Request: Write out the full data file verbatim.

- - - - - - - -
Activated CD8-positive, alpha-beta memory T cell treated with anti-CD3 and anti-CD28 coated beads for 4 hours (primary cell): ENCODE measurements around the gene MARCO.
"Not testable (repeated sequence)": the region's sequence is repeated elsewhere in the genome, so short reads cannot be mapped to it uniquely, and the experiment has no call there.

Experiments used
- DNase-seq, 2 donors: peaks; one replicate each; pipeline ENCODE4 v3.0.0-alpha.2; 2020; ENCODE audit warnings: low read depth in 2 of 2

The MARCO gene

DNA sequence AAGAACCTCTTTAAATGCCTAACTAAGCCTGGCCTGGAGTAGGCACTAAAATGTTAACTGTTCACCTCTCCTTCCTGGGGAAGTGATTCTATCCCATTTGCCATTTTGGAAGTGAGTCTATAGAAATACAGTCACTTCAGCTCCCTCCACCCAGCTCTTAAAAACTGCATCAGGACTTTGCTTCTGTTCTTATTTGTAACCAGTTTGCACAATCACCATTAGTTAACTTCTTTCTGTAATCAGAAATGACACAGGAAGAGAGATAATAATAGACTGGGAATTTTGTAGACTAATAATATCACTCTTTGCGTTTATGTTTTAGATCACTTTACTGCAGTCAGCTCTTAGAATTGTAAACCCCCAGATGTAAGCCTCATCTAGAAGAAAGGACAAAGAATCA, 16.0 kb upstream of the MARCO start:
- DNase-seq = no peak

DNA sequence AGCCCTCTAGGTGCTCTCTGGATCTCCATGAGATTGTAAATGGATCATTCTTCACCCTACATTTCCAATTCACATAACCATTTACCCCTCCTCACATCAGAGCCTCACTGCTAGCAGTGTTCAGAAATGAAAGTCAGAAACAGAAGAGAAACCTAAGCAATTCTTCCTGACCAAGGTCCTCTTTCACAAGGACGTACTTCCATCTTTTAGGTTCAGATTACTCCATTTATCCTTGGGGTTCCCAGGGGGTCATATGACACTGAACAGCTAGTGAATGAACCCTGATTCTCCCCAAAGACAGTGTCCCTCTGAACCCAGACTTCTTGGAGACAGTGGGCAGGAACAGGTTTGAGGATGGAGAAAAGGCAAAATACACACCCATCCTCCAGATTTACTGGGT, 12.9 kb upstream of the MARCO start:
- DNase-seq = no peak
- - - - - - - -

Activated CD8-positive, alpha-beta memory T cell treated with anti-CD3 and anti-CD28 coated beads for 4 hours (primary cell): ENCODE measurements around the gene MARCO.
"Not testable (repeated sequence)": the region's sequence is repeated elsewhere in the genome, so short reads cannot be mapped to it uniquely, and the experiment has no call there.

Experiments used
- DNase-seq, 2 donors: peaks; one replicate each; pipeline ENCODE4 v3.0.0-alpha.2; 2020; ENCODE audit warnings: low read depth in 2 of 2

The MARCO gene

DNA sequence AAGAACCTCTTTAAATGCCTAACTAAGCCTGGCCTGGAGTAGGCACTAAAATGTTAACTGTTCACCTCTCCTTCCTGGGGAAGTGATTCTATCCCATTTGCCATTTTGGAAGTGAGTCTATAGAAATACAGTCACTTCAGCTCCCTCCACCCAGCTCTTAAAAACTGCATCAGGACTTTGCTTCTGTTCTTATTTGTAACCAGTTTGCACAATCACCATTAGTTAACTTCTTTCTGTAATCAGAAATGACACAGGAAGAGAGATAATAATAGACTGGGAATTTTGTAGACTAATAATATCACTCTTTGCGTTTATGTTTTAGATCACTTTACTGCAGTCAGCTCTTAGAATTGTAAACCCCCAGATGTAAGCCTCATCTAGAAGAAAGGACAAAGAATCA, 16.0 kb upstream of the MARCO start:
- DNase-seq = no peak

DNA sequence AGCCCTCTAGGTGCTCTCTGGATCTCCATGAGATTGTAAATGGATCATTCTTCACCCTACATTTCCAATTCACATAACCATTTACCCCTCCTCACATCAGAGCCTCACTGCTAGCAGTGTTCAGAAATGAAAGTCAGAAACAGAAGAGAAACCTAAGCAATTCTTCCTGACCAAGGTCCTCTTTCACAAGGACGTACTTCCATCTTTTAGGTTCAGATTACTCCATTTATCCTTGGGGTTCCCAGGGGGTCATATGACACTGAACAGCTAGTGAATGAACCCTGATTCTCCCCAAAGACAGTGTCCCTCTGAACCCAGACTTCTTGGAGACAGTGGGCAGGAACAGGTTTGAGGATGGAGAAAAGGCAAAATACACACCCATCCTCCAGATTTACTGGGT, 12.9 kb upstream of the MARCO start:
- DNase-seq = no peak